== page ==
Beehooligans Advice: Don’t Give Advice

The internet, beekeeping clubs and associations are full of advice for beekeepers.  ESPECIALLY new beekeepers.  I do not, nor do I, as a general matter, recommend that Beehooligans engage in offering public advice.

Now, having several posts on social media, websites and videos in which I do offer advice on beekeeping, you might wonder what the heck I’m talking about.  Good question.  I have been teaching and training beekeepers and the public about bees for many years now.  There are generalities that I have shared over the years much as many others have.

However, one aspect of Beehooliganism I have learned over the years is that in teaching beekeeping as an individualized activity, I do not want to add to the confusion of newbees nor to the general mass “cloud” of of confusion that has become beekeeping online.

Beekeeping does indeed have shared general equipment, techniques, purposes and experiences that are important to know about.  However, knowing that information in the wrong context can ruin a beekeeper.  Perspective, context is EVERYTHING.

Beekeeping is individual.  Your beekeeping experience is up to you as you work to determine your purpose and reason for beekeeping,  As you set your own goals and objectives to meet while beekeeping.  You are using common equipment and methods but you are implementing them in ways to make your beekeeping successful in ways that make the most success for you, your bees and the environment in which you have your bees and do your beekeeping.

So now, I no longer participate in the online flood of general advice giving.  I wait, I watch, and I observe.  If someone asks me specifically for advice, I will ask them to discuss it one to one, not in public.  I will ask many questions before I answer the person’s question so that I understand the context and perspective of the beekeeper and the beekeeping experience in which the question comes from.  One question ould have theoretically dozens of possible correct answers depending on that perspective and context.  I want to help you get the best answer I can based on your experience.

I teach my apprentices and helpers, the Beehooligans, the same approach.  Answer the individual’s question, not the quesition in general.  The goal in Beehooliganism is ALWAYS to help improve the individual’s beekeeping.

Beehooligans definitely believe in sharing the beekeeping experience.  It makes beekeping more interesting and fun.  It’s awesome to have other people who do the same kinds of things you do, like playing with flying, stinging, insects.  However, it’s important to never forget that their beekeeping is their beekeeping and your beekeeping is your beekeeping, they are not, nor should they necessarily be the same thing.

Beehooliganism Rule # 2

The first rule of Beehooliganism is that bees are crazy.

The second rule that we are talking about today is….

“If your beekeeping isn’t fun, you’re doing it wrong.”

Beekeeping should be enjoyable.  It should provide you with insight, food-for-thought, inspiration, enjoyable moments, relaxation and even outright jocularity at times.  In short, fun.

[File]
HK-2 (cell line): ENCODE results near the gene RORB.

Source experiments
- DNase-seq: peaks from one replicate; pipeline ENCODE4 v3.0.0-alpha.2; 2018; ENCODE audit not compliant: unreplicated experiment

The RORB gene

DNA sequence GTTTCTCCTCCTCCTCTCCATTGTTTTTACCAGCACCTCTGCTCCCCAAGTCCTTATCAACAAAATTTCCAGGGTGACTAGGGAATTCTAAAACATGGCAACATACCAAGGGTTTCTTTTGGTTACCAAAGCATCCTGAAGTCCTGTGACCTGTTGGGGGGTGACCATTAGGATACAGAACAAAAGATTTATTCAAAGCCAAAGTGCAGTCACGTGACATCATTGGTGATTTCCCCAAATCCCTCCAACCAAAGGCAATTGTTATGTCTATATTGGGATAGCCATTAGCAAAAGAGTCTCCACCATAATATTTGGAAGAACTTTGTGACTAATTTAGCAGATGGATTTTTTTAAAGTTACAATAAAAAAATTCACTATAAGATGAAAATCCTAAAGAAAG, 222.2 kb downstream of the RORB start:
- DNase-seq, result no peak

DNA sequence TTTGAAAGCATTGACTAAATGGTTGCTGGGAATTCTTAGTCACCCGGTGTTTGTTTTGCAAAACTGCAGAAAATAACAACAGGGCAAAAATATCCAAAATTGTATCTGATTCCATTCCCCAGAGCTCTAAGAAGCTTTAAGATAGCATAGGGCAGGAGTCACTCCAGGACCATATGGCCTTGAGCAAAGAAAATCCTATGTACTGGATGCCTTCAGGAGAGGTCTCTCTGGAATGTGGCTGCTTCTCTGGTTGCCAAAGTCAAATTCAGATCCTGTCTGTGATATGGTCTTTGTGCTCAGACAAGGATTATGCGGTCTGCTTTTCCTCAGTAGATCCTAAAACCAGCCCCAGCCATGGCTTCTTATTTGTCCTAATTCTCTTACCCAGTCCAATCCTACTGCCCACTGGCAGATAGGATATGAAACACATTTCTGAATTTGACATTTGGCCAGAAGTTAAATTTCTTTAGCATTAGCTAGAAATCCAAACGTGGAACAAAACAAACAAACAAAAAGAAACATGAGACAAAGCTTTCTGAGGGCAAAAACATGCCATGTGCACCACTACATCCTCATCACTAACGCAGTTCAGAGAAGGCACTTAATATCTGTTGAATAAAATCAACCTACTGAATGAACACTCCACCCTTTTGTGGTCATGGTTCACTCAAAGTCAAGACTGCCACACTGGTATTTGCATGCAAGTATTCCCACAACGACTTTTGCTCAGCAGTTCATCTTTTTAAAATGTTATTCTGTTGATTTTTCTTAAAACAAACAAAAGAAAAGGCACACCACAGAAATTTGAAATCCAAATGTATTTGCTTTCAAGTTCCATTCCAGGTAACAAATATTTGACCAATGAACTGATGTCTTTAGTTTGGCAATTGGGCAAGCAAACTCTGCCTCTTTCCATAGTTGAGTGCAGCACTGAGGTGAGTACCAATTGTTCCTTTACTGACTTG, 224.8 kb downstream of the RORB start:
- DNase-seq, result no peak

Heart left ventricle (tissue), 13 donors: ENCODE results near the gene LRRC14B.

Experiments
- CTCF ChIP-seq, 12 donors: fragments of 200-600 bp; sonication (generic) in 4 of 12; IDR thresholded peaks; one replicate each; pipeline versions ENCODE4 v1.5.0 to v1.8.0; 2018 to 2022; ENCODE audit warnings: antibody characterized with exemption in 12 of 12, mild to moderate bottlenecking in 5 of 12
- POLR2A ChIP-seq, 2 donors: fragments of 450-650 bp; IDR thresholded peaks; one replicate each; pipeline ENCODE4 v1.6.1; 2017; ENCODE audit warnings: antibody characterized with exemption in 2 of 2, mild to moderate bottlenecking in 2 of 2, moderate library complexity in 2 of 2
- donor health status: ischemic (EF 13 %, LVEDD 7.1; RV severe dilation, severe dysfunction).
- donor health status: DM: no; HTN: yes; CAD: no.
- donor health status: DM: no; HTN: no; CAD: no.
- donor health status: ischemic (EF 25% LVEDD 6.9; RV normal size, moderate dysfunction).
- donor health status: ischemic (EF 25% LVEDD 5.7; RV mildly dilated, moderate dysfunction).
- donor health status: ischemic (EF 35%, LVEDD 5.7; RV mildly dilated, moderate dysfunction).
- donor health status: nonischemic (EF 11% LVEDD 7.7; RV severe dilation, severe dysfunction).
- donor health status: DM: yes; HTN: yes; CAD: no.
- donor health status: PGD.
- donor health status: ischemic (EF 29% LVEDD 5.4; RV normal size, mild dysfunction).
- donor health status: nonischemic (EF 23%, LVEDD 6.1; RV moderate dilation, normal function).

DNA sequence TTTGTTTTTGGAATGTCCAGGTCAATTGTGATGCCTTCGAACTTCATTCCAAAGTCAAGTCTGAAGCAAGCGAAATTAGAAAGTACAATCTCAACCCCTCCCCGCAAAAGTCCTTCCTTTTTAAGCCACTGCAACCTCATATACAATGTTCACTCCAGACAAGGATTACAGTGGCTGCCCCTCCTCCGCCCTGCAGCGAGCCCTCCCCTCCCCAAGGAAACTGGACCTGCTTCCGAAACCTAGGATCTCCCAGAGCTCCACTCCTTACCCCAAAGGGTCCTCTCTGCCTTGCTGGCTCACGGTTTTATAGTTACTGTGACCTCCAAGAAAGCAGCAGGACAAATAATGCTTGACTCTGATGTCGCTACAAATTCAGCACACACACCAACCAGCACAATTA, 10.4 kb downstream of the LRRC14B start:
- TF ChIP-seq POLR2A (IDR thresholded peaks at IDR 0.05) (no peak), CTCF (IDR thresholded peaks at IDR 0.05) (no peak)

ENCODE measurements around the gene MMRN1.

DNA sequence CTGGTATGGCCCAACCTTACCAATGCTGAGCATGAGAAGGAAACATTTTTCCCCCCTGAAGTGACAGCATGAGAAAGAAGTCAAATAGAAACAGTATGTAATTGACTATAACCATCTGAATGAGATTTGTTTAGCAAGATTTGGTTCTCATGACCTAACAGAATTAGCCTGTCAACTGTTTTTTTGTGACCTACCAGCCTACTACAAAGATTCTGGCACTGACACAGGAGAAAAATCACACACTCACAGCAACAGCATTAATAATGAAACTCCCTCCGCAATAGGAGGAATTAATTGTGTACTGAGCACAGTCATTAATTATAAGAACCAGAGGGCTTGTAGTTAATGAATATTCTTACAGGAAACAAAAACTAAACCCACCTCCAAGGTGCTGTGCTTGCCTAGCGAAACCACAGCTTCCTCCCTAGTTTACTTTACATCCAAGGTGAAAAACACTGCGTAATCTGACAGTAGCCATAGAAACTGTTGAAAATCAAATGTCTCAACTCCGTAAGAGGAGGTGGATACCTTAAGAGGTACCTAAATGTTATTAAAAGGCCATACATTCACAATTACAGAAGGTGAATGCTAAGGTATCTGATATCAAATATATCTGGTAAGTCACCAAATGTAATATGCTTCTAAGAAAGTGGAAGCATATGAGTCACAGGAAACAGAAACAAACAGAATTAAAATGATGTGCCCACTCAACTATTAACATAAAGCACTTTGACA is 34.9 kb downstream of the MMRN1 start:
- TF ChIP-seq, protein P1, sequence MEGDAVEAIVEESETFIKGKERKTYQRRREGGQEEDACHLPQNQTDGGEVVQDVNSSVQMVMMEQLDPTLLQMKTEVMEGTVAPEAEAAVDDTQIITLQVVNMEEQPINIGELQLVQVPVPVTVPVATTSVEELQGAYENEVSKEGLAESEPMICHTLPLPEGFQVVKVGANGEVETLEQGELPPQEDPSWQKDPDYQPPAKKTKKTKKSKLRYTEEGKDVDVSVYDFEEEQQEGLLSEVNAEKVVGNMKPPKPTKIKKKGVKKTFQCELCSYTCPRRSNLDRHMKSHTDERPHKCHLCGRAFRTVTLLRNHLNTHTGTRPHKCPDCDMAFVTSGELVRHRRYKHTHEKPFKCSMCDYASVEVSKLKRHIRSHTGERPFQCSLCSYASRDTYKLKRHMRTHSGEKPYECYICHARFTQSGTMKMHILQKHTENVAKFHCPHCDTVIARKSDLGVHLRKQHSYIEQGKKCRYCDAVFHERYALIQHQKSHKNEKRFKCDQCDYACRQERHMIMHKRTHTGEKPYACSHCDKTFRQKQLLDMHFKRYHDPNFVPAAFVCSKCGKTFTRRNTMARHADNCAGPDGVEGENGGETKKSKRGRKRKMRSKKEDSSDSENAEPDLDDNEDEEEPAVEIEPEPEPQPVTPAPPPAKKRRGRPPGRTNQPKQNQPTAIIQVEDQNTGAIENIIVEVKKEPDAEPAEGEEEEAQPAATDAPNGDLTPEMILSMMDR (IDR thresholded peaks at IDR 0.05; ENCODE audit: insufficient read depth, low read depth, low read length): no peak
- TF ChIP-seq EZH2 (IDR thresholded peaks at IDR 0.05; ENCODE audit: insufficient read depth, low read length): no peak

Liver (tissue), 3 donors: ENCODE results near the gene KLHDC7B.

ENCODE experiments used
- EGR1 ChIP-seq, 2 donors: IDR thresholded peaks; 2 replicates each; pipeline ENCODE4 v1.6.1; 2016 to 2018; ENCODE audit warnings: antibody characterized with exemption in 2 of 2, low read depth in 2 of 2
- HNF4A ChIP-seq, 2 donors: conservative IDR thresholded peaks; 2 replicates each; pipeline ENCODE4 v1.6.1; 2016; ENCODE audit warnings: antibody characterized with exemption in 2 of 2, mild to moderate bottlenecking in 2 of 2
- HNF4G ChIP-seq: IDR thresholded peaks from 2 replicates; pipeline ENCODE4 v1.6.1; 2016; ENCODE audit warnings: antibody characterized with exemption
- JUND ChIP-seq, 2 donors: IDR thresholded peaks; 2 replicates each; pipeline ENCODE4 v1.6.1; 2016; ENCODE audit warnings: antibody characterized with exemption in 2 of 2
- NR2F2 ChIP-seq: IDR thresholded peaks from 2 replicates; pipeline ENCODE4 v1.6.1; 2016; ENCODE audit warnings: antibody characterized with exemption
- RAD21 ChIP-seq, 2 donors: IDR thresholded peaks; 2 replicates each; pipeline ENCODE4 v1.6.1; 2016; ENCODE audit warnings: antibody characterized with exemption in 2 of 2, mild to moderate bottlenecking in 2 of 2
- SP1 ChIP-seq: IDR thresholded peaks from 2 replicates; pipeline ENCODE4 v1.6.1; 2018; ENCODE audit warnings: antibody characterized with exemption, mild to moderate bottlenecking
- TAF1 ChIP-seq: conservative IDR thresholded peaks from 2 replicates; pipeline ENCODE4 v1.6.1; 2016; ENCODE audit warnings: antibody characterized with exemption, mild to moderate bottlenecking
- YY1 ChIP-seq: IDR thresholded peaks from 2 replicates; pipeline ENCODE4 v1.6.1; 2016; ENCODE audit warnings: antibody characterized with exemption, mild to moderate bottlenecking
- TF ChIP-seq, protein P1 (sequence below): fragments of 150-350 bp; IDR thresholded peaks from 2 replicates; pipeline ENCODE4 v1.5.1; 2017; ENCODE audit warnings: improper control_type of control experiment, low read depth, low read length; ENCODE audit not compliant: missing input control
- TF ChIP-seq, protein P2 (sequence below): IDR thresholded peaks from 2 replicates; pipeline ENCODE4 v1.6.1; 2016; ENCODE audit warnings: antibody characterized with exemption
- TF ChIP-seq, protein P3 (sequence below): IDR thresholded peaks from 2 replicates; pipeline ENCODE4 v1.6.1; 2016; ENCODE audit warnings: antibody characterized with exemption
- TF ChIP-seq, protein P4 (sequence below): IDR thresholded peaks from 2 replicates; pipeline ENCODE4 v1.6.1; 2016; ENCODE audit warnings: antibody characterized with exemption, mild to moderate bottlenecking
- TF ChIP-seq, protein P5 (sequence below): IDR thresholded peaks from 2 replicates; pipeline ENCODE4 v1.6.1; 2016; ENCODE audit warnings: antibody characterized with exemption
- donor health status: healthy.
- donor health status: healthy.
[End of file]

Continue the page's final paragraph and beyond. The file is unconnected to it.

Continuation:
Outside of commercial beekeeping, which can certainly have it’s fun moments, can have other times where it’s just a job, sideline and hobbyist beekeeping is voluntary and should be engaged in with the mindset of it being an overall enjoyable, positive experience.  If it’s not, then something is wrong.

For most people not finding it fun, it’s mostly because they’re not seeing themselves as successful.  Having observable, measurable objectives and goals helps to mark progress and see success rather than scrabbling about in the proverbial “dark”.

What objectives?  Whose goals?  Yours.  Nobody else’s, only yours.  If you have no goals, if you don’t have anything identifiable as to what makes you engage with ornery, oblivious to us, sometimes downright pissy, flying, stinging, insects then why are you doing it?  No wonder your not having fun and seeing what you’re doing as successful.

Beekeeping should be fun, if it’s not, you’re doing it wrong.

#1: Bees Are Crazy

I’ve always said that the first thing to know and remember about bees, especially honey bees, is that bees are crazy.  Just when we think we have a decent understanding on their biology and behavior, a dozen people will come up with a hundred examples that don’t match up to what we think we know to outright defy logic.

For example, why do honey bees “washboard”?  Washboarding is a behavior that looks somewhat as if the bees are line dancing by the thousands on the outside of the hive.  Why?  We don’t really understand it yet.  The only explanation I can offer is that bees are crazy.

Washboarding at nite in red light flashlight

All of this to say that while it is very important to learn and know as much as we can about bee colony behavior and bee anatomy and physiology, it is not in our best interest to say we can be truly expert on bees as long as they can seemingly defy everything we think we “know” in the blink of an eye.

So relax, don’t get too caught up on being a bee “expert” or on worrying that you don’t know enough.  None of us knows “enough” because I’m convinced that the bees don’t even know what they’re going to do in many cases, until they do it.

Because really, bees are crazy.